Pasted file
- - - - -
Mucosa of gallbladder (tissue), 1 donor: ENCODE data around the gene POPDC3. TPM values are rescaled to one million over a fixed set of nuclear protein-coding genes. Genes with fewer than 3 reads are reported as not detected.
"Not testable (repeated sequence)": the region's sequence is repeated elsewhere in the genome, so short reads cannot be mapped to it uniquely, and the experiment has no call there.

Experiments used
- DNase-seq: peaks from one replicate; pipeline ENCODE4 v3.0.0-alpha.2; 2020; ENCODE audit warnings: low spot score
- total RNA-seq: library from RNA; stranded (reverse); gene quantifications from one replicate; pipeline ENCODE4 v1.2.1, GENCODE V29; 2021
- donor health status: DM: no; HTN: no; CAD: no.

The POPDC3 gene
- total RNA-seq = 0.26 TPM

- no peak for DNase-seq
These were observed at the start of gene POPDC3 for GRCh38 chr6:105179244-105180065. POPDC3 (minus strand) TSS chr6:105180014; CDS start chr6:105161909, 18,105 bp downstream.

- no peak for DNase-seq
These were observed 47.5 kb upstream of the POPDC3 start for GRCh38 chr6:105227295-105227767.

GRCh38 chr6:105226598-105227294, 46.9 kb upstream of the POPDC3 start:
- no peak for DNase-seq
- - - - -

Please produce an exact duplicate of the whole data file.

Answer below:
Mucosa of gallbladder (tissue), 1 donor: ENCODE data around the gene POPDC3. TPM values are rescaled to one million over a fixed set of nuclear protein-coding genes. Genes with fewer than 3 reads are reported as not detected.
"Not testable (repeated sequence)": the region's sequence is repeated elsewhere in the genome, so short reads cannot be mapped to it uniquely, and the experiment has no call there.

Experiments used
- DNase-seq: peaks from one replicate; pipeline ENCODE4 v3.0.0-alpha.2; 2020; ENCODE audit warnings: low spot score
- total RNA-seq: library from RNA; stranded (reverse); gene quantifications from one replicate; pipeline ENCODE4 v1.2.1, GENCODE V29; 2021
- donor health status: DM: no; HTN: no; CAD: no.

The POPDC3 gene
- total RNA-seq = 0.26 TPM

- no peak for DNase-seq
These were observed at the start of gene POPDC3 for GRCh38 chr6:105179244-105180065. POPDC3 (minus strand) TSS chr6:105180014; CDS start chr6:105161909, 18,105 bp downstream.

- no peak for DNase-seq
These were observed 47.5 kb upstream of the POPDC3 start for GRCh38 chr6:105227295-105227767.

GRCh38 chr6:105226598-105227294, 46.9 kb upstream of the POPDC3 start:
- no peak for DNase-seq